I have certain expectations when I watch anything that J.J. Abrams is attached to. My initial experience with him was with WB’s Felicity back in the late 90’s -- where somehow a story about a college girl finding her path in life ended up exploring time travel in the final season. Not to mention Alias, Lost, etc… Abrams has a way of creating a solid story foundation and then jumping off at the end into batshit crazy zone.
10 Cloverfield Lane falls completely in line with those expectations, and completely out of line with anything you’ve gathered from the trailer -- or anything you think you need to remember about Cloverfield. The actual storyline introduces us to a young woman, Michelle (Mary Elizabeth Winstead), who wakes up after a terrible car accident to find that she’s locked in a cellar with a doomsday prepper, Howard (John Goodman). Howard insists that he saved her life, and that the world outside is uninhabitable following an apocalyptic catastrophe. Uncertain what to believe, Michelle determines that she has to escape.
What I really appreciate about 10 Cloverfield Lane is that I never truly knew what was coming next, as soon as you think you have things figured out (much like Michelle does), something happens and the film shifts. And while there is a heavily sci-fi element towards the later third of the film -- most of the film resides inside of an almost Alfred Hitchcock territory.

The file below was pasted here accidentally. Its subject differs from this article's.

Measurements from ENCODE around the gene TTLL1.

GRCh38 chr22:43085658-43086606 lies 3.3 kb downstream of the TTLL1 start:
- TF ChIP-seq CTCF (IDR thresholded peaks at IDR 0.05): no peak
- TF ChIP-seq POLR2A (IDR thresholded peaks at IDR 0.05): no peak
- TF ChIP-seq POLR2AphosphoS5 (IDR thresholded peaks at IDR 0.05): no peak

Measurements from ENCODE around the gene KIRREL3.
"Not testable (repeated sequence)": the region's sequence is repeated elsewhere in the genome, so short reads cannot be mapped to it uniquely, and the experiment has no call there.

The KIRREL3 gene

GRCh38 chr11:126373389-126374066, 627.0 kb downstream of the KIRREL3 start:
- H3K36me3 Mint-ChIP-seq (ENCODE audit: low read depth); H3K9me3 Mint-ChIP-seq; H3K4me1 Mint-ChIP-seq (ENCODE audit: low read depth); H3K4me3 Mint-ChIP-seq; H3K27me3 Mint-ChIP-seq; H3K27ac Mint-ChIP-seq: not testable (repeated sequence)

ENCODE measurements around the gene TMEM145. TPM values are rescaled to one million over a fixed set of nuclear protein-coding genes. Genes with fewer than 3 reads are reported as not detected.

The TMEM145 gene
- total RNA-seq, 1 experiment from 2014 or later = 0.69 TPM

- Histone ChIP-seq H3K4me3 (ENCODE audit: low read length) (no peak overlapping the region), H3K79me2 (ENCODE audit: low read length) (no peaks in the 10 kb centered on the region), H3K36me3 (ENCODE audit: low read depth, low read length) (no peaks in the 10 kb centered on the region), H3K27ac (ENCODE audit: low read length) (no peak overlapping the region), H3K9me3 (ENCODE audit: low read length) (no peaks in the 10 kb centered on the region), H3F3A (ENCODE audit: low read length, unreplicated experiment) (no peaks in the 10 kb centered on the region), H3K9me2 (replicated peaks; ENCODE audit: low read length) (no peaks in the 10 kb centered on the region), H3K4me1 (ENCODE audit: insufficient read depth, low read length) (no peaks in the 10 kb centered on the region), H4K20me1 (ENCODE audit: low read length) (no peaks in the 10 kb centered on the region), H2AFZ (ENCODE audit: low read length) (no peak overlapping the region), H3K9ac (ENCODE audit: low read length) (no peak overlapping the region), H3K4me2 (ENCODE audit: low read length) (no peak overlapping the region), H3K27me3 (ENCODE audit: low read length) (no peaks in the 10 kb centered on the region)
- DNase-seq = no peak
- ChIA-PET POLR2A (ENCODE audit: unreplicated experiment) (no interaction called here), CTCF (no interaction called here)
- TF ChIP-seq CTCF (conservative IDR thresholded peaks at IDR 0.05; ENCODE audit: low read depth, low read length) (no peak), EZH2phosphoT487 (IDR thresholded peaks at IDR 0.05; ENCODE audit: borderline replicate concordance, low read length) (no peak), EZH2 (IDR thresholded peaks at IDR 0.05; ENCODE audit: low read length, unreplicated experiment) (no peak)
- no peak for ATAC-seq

The film largely resides in just a handful of rooms with interactions between just three characters, which may not seem that exciting -- but the film’s secret weapon, John Goodman, will blow you away. Goodman’s spectacularly creepy performance compliments perfectly with Mary Elizabeth Winstead’s character Michelle and John Gallagher Jr.’s Emmett.
10 Cloverfield Lane Trailer
Overall, the acting is solid, the first 90% of the film is actually rather phenomenal as just a horror/thriller/mystery, and while the ending takes us flying off a cliff Thelma and Louise style -- it’s still intensely entertaining (though completely unnecessary). Stop while you’re ahead J.J. -- you don’t need monsters in everything. Sometimes just the illusion and possibility is enough to create the anticipation you want in the audience. We didn’t really need to see the Smoke Monster -- and here -- we didn’t really need aliens.
10 Cloverfield Lane Review